This paper discusses a GPU implementation of the Louvain community detection algorithm. Louvain algorithm obtains hierachical communities as a dendrogram through modularity optimization. Given an undirected weighted graph, all vertices are first considered to be their own communities. In the first phase, each vertex greedily decides to move to the community of one of its neighbours which gives greatest increase in modularity. If moving to no neighbour's community leads to an increase in modularity, the vertex chooses to stay with its own community. This is done sequentially for all the vertices. If the total change in modularity is more than a certain threshold, this phase is repeated. Once this local moving phase is complete, all vertices have formed their first hierarchy of communities. The next phase is called the aggregation phase, where all the vertices belonging to a community are collapsed into a single super-vertex, such that edges between communities are represented as edges between respective super-vertices (edge weights are combined), and edges within each community are represented as self-loops in respective super-vertices (again, edge weights are combined). Together, the local moving and the aggregation phases constitute a stage. This super-vertex graph is then used as input fof the next stage. This process continues until the increase in modularity is below a certain threshold. As a result from each stage, we have a hierarchy of community memberships for each vertex as a dendrogram.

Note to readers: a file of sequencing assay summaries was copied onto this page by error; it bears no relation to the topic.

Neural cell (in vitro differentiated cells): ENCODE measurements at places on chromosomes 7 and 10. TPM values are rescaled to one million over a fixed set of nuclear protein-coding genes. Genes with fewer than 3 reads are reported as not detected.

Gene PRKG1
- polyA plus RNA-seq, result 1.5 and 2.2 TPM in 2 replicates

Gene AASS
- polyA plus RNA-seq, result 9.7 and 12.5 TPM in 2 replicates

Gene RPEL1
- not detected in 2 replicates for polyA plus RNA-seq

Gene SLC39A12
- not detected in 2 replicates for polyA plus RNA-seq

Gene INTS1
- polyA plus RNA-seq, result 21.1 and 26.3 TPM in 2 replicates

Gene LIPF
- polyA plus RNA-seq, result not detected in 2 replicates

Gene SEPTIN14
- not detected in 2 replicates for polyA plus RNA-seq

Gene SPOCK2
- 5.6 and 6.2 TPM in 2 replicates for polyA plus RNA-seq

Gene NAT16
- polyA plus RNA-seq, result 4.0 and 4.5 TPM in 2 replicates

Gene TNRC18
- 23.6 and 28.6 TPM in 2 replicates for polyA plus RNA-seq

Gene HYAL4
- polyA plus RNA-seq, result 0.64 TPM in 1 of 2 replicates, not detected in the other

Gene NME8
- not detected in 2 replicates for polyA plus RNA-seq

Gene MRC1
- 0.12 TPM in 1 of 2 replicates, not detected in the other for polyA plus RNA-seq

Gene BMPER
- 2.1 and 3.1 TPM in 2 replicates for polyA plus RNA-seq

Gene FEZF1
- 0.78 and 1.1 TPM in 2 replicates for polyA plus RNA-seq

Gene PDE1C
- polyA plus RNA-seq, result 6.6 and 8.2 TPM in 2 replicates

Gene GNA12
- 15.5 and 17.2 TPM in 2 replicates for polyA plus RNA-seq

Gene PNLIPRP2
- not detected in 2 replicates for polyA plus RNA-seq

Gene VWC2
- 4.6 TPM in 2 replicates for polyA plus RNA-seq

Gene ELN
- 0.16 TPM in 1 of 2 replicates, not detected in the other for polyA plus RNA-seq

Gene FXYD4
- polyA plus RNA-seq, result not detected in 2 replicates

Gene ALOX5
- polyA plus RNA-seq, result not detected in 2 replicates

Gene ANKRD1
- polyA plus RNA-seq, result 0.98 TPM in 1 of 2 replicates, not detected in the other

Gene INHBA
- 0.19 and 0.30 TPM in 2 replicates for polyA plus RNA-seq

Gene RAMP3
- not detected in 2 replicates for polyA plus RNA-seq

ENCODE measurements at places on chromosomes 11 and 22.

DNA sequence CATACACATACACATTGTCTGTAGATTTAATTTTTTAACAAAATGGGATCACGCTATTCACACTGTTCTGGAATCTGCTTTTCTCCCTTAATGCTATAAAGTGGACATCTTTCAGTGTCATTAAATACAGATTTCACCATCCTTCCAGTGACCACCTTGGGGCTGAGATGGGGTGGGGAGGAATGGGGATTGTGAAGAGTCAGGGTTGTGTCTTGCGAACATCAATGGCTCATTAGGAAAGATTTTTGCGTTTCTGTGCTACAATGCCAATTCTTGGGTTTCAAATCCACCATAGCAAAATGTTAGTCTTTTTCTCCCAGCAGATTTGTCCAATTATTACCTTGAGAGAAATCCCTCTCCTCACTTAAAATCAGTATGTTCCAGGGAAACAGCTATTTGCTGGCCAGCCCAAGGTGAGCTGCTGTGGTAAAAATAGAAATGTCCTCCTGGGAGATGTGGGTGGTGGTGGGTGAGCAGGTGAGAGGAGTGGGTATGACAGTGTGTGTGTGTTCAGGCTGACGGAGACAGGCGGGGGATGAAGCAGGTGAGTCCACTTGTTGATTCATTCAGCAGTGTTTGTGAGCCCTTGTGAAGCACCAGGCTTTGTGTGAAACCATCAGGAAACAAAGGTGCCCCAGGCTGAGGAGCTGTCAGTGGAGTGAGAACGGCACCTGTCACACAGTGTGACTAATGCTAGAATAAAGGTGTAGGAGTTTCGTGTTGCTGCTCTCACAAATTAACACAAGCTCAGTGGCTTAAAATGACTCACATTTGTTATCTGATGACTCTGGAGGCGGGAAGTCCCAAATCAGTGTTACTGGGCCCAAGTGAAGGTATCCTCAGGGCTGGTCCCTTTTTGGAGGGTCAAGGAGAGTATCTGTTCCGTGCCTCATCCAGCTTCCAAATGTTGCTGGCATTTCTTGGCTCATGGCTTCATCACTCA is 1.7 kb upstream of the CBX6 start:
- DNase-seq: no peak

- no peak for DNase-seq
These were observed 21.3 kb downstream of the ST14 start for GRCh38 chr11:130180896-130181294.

Approaches to perform the Louvain algorithm can be divided into coarse-grained and fine-grained. Coarse-grained approaches process a set of vertices in parallel, while fine-grained approaches process all vertices in parallel. A coarse-grained hybrid-GPU algorithm using multi GPUs has be implemented by Cheong et al. which grabbed my attention. In addition, their algorithm does not use hashing for the local moving phase, but instead sorts each neighbour list based on the community id of each vertex.
https://gist.github.com/wolfram77/7e72c9b8c18c18ab908ae76262099329

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My own slides on meeting which presenting "Learning to Solve Circuit-SAT: an Unsupervised Differentiable Approach "